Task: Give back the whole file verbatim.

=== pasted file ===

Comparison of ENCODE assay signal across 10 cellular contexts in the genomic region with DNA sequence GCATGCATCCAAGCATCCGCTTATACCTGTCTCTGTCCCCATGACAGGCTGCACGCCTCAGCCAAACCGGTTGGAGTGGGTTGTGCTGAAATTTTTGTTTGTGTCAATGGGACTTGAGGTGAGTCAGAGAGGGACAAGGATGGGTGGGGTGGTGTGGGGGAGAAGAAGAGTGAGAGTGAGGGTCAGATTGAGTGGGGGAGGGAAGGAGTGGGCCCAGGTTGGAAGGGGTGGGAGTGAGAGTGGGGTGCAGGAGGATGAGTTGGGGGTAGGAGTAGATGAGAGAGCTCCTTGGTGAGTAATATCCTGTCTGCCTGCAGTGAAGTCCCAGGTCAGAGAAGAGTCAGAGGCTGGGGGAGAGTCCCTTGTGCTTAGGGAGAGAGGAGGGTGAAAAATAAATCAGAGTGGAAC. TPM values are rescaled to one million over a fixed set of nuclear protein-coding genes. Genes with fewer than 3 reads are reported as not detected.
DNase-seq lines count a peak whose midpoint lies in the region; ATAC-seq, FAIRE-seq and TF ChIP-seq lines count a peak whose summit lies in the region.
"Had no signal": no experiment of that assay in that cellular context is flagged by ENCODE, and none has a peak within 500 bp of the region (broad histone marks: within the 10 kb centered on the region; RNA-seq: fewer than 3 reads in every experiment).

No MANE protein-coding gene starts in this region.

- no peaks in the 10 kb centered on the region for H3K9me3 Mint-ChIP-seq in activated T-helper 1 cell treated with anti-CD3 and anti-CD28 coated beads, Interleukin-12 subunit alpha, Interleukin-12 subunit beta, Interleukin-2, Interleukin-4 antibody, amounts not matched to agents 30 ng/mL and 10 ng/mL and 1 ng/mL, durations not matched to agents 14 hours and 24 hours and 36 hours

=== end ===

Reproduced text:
Comparison of ENCODE assay signal across 10 cellular contexts in the genomic region with DNA sequence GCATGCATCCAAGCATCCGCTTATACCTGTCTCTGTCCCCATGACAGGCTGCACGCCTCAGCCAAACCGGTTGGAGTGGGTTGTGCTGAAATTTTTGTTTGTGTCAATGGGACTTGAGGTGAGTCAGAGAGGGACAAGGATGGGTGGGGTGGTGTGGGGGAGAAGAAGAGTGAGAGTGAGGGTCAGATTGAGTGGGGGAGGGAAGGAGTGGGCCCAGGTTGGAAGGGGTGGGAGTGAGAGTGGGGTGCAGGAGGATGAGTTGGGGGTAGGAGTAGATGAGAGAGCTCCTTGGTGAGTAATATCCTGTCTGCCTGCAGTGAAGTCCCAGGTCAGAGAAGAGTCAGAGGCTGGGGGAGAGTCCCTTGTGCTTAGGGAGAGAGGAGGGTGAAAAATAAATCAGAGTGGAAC. TPM values are rescaled to one million over a fixed set of nuclear protein-coding genes. Genes with fewer than 3 reads are reported as not detected.
DNase-seq lines count a peak whose midpoint lies in the region; ATAC-seq, FAIRE-seq and TF ChIP-seq lines count a peak whose summit lies in the region.
"Had no signal": no experiment of that assay in that cellular context is flagged by ENCODE, and none has a peak within 500 bp of the region (broad histone marks: within the 10 kb centered on the region; RNA-seq: fewer than 3 reads in every experiment).

No MANE protein-coding gene starts in this region.

- no peaks in the 10 kb centered on the region for H3K9me3 Mint-ChIP-seq in activated T-helper 1 cell treated with anti-CD3 and anti-CD28 coated beads, Interleukin-12 subunit alpha, Interleukin-12 subunit beta, Interleukin-2, Interleukin-4 antibody, amounts not matched to agents 30 ng/mL and 10 ng/mL and 1 ng/mL, durations not matched to agents 14 hours and 24 hours and 36 hours